Something about the West. Something about the space.
"Craig Roper's content-rich, process-oriented work is an ever-evolving landscape. Referencing the culture and ethos of The West, Roper considers himself a "landscape artist", and includes imagery and traces of road trips, guns, signage and the textures of the land to form an encyclopedia of The Great Plains. Moving beyond any singular media, he continually reworks old work into new. His intent is to move each piece so far beyond the original that it morphs into something else." -Alex Priest, The Bemis Arts Center. -May 2016.
Craig Roper in "Nebraska Rising"
On view through September 17, 2016
The Bemis Center for Contemporary Art
724 S. 12th St., Omaha, Nebraska
-by J. Fatima Martins for Art Move Magazine
"Conceptual installation artist and curator, Craig Roper, who's widely known for his "Photo Bundles," layered, mixed-media constructions which take the form of mini-agricultural geometric haystacks made of industrial man-made materials, continues his exploration into how the landscape has been altered by human intervention. In "Nebraska Rising" he is showing five of his most iconic and diverse pieces: "Dirty Shooter", "Paintings Crushed by Rocks, Stumps and Debris," "Photo Bundles," "Empire," and "Badlands."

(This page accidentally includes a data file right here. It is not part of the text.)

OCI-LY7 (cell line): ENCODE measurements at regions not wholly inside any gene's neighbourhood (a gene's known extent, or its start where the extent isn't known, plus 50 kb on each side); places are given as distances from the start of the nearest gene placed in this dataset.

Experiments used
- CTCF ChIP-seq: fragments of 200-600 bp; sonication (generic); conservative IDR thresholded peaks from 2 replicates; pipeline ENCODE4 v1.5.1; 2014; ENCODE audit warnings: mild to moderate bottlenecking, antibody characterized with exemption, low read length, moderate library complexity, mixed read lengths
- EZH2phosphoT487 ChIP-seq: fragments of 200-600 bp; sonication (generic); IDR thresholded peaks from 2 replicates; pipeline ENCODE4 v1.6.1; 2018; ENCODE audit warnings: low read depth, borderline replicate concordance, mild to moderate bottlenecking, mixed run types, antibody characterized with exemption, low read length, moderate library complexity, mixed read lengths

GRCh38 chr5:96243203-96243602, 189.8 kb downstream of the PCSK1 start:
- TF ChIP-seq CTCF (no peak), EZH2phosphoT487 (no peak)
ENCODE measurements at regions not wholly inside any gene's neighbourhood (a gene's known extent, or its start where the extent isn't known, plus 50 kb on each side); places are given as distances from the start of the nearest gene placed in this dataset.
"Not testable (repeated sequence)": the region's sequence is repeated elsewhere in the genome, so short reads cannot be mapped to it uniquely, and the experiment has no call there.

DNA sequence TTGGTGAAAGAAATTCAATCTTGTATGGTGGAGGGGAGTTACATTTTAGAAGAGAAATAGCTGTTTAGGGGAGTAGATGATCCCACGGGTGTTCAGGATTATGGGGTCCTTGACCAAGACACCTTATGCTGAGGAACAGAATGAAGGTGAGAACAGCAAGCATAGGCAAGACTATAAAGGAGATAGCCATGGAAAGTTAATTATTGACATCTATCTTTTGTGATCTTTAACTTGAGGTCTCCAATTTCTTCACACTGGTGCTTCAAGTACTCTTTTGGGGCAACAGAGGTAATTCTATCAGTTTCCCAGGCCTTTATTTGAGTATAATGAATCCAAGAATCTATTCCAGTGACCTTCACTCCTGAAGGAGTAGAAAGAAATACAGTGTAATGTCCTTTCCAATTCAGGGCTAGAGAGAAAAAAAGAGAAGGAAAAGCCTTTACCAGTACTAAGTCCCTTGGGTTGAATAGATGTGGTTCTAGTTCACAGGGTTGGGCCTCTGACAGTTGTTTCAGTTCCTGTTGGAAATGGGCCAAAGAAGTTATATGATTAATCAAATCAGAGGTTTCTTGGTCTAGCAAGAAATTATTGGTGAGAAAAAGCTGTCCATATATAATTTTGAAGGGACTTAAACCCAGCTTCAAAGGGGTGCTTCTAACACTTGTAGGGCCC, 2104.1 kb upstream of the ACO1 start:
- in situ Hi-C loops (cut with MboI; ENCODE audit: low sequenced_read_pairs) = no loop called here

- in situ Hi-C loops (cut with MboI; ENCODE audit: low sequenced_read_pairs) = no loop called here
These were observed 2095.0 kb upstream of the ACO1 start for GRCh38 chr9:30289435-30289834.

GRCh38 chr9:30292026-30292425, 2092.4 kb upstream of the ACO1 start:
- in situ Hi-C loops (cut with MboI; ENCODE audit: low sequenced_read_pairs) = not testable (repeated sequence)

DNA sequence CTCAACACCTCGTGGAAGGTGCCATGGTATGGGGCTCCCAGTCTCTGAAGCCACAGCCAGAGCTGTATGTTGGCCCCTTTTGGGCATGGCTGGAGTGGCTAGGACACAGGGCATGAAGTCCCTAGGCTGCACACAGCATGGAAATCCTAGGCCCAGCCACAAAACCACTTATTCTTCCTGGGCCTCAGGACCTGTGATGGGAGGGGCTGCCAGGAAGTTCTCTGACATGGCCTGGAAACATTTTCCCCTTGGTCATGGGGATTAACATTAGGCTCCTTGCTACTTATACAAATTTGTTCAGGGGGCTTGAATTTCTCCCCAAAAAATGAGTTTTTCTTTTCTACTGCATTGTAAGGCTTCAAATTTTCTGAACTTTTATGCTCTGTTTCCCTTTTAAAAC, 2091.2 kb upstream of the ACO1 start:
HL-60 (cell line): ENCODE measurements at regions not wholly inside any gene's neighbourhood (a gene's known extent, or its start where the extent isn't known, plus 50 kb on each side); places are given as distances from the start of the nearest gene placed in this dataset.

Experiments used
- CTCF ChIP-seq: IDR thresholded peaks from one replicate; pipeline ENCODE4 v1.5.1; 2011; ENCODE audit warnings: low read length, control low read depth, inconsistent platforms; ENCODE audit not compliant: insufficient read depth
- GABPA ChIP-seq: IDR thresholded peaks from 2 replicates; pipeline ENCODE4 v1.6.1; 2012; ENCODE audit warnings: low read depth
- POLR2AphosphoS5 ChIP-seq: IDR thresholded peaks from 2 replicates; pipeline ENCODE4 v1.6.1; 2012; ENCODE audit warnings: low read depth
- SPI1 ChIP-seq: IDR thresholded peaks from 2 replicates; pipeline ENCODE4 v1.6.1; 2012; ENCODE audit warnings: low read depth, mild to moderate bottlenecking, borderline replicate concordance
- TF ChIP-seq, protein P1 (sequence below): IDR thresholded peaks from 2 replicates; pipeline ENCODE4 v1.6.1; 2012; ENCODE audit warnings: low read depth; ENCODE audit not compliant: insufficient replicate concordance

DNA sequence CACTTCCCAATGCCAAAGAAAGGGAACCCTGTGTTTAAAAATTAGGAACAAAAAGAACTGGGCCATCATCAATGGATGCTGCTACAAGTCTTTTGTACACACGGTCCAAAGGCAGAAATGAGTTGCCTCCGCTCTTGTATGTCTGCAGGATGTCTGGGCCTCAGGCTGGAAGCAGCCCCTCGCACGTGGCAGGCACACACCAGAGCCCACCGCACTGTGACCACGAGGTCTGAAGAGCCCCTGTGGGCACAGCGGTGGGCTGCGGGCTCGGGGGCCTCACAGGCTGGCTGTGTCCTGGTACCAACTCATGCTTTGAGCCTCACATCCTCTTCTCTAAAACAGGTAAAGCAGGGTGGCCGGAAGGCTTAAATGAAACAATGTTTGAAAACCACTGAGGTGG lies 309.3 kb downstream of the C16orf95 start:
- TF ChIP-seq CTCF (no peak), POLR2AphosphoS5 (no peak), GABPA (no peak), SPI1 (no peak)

In all his work, the prominent motif, either real or imagined, is always aggressive human trespassing upon the land. Roper creates his smart dialogues, which are sometimes quite poetic, with a serious comic awareness generating a cheeky and witty energy that often mystifies his audience. His installations are fragmented immersive interpretations evoking the act of passing through wide open spaces while carrying with you, leaving behind, or discovering the artificiality and constructs of civilization. He pulls out details and nuances that are often ignored, or highlights conspicuous features to generate anxiety and questions.
In installations such as "Paintings Crushed by Rocks,Stumps, and Debris" he's commenting on the ridiculousness of the formalist and academic art world itself while at the same time elevating his observations about the destruction of natural beauty. He's also a deep observer of contemporary culture, borrowing without judgement pop-culture motifs and transforming them into insightful and sometimes
uncomfortable narratives that spotlight the contemporary polemic against masculinity. There is a 'wild-west' feel to Roper's work that is coupled with a raw urban aesthetic. Roper engages the fine-line between primitivism and fine-art. The ugly is beautiful to him. His work is a powerful slow burning mixture of studied planning and involuntary emotionality."
-J. Fatima Martins Oct. 2016, Art Move Magazine.